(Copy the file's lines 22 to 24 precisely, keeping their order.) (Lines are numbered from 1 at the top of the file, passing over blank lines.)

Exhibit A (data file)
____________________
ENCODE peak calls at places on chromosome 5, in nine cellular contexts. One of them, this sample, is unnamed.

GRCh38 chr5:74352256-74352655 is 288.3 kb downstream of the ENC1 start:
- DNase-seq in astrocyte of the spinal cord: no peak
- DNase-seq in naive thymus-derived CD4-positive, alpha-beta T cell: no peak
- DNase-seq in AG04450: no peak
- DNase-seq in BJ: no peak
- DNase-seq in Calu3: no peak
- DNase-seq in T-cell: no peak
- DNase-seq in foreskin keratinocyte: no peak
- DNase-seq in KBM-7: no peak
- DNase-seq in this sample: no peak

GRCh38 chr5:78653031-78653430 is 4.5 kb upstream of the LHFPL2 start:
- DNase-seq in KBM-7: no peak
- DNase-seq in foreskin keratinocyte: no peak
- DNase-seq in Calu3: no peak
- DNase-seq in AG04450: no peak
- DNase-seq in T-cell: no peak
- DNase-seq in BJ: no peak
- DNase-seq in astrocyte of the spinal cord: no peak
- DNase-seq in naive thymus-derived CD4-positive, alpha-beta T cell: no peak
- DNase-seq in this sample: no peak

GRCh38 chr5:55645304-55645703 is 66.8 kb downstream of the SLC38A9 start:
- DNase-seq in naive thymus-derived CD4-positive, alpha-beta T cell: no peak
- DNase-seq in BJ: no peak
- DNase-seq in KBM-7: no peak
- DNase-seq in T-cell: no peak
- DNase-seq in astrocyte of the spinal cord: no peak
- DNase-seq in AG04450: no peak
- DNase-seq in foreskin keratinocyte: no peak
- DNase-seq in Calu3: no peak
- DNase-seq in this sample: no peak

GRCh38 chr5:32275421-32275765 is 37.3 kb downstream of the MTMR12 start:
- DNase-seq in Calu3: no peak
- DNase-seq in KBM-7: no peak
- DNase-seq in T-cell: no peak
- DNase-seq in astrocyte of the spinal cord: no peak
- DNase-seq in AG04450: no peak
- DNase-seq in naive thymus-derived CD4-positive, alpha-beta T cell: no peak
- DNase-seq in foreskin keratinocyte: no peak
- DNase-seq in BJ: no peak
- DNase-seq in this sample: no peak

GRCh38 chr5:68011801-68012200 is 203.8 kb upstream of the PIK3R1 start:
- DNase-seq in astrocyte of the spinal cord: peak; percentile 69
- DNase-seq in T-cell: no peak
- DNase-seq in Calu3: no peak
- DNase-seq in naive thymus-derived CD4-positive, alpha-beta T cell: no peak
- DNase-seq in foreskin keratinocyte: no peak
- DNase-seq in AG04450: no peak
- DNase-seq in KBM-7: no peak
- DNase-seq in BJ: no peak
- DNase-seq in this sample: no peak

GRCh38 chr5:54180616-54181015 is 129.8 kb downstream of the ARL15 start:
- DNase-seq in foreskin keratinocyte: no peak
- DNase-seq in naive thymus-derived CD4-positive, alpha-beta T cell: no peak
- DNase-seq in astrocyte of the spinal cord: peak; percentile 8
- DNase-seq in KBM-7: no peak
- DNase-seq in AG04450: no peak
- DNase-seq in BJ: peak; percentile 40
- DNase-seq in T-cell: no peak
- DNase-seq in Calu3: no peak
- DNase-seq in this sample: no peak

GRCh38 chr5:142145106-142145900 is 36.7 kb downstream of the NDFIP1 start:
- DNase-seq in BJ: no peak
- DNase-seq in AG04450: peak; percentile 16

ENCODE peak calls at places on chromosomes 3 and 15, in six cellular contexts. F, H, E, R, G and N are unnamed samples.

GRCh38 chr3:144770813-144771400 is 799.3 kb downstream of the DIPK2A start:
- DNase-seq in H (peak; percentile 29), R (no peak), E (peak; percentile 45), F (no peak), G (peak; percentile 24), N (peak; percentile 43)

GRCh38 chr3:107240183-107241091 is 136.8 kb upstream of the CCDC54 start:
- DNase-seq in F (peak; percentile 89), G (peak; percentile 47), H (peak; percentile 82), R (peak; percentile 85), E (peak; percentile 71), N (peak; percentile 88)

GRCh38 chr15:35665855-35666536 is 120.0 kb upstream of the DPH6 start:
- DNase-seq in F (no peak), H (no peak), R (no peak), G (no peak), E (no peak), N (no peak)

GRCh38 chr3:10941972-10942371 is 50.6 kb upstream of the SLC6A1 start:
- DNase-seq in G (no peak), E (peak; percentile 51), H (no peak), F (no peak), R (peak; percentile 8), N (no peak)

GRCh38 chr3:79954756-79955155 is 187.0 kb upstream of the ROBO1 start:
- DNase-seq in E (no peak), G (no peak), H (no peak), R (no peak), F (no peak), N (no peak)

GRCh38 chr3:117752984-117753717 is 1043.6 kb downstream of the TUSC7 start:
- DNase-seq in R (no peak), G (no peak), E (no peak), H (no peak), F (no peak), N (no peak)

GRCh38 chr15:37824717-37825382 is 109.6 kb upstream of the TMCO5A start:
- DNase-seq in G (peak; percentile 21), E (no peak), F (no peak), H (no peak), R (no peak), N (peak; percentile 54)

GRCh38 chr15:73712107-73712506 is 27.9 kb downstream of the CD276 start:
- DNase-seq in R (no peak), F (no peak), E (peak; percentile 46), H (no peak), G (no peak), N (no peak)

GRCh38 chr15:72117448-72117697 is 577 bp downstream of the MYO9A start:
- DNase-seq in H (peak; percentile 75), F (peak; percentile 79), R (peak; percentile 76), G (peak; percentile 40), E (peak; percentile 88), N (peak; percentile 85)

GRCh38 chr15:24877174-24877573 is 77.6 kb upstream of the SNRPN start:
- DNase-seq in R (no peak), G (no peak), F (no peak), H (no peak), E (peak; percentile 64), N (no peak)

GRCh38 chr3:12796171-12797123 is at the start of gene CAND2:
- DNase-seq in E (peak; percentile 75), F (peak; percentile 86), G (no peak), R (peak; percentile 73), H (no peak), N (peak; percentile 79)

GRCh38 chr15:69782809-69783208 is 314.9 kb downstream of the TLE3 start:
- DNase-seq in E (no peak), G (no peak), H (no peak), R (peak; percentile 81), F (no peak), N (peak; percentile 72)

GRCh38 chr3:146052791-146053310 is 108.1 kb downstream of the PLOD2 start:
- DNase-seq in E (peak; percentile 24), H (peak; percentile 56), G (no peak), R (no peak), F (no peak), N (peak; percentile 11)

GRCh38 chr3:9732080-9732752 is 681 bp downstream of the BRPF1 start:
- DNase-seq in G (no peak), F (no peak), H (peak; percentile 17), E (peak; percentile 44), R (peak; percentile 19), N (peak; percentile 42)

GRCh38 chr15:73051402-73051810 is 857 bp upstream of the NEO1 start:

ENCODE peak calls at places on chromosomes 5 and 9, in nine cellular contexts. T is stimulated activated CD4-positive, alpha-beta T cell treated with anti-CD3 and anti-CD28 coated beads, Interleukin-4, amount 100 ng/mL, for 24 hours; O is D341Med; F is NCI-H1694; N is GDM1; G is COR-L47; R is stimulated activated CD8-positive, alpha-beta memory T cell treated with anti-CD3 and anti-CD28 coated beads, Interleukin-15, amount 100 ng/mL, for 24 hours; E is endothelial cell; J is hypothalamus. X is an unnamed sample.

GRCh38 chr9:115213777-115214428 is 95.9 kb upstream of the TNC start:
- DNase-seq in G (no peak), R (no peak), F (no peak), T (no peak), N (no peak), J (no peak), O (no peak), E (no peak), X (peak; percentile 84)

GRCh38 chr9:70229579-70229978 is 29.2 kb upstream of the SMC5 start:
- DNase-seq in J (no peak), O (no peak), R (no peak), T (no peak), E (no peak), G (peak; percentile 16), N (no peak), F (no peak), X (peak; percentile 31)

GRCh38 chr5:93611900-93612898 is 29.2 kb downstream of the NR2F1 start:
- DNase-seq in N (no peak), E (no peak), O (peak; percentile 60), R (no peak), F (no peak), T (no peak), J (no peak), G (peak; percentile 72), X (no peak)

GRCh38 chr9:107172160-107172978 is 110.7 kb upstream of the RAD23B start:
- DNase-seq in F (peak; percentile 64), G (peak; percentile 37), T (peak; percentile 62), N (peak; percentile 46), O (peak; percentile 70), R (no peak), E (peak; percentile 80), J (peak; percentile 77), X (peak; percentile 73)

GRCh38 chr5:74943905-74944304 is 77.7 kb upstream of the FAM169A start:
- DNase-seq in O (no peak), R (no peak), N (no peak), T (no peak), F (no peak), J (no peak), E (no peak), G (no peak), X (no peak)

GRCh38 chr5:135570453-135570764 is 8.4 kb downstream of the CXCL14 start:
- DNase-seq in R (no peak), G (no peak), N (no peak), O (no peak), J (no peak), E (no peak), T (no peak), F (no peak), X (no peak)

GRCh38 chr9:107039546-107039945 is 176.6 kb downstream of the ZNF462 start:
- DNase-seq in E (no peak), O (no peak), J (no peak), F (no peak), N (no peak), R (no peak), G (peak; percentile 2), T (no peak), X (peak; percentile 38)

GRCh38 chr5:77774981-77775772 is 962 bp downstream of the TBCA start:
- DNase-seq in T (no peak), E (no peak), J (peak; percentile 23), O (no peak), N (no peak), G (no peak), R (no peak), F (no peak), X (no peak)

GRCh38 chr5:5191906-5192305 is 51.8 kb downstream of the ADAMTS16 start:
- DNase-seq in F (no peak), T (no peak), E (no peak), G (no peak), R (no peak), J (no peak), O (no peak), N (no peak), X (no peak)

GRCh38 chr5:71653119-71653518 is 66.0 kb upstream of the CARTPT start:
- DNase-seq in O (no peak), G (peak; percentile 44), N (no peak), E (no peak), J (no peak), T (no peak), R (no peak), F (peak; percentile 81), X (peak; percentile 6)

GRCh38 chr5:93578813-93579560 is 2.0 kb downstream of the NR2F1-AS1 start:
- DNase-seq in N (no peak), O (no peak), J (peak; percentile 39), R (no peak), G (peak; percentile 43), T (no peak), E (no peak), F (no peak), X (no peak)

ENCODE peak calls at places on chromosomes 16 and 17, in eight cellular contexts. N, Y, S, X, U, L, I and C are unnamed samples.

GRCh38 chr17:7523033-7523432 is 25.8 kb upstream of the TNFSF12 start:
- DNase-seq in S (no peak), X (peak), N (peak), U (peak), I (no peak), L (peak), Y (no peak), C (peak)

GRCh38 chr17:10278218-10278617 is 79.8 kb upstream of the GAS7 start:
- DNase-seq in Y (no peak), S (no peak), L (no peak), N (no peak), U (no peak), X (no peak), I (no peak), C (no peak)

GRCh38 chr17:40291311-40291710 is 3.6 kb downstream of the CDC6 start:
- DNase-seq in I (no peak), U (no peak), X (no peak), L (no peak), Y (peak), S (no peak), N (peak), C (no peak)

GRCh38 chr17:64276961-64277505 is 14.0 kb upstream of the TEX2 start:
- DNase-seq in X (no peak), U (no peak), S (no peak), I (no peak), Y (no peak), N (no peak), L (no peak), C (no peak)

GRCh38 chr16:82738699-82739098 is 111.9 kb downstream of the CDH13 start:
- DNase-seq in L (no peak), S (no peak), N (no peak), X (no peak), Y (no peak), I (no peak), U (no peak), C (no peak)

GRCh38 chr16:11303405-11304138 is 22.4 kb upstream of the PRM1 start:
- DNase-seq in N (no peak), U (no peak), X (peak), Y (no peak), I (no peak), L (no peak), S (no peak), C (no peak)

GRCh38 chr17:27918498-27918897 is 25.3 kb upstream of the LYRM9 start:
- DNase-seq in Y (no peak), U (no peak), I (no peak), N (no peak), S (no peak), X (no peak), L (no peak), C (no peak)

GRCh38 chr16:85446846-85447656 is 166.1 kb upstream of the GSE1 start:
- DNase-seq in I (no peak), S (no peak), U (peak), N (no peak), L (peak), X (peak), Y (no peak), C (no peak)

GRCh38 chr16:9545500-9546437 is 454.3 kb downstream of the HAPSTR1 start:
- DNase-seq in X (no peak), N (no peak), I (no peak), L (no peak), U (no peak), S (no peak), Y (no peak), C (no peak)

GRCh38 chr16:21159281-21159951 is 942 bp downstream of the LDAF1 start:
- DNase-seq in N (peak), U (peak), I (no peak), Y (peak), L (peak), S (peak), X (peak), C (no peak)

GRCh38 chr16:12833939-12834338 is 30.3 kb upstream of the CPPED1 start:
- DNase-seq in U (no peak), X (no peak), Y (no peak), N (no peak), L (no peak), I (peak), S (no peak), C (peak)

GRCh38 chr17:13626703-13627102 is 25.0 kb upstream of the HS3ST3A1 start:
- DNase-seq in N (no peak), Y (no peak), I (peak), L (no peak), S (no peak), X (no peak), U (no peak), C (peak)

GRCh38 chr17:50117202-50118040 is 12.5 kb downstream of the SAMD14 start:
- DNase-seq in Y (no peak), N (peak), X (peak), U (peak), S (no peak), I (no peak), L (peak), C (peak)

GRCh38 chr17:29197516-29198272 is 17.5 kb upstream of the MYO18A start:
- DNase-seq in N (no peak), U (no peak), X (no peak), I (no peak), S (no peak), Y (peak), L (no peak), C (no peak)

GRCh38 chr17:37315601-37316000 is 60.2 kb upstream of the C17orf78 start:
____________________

GRCh38 chr5:55645304-55645703 is 66.8 kb downstream of the SLC38A9 start:
- DNase-seq in naive thymus-derived CD4-positive, alpha-beta T cell: no peak
- DNase-seq in BJ: no peak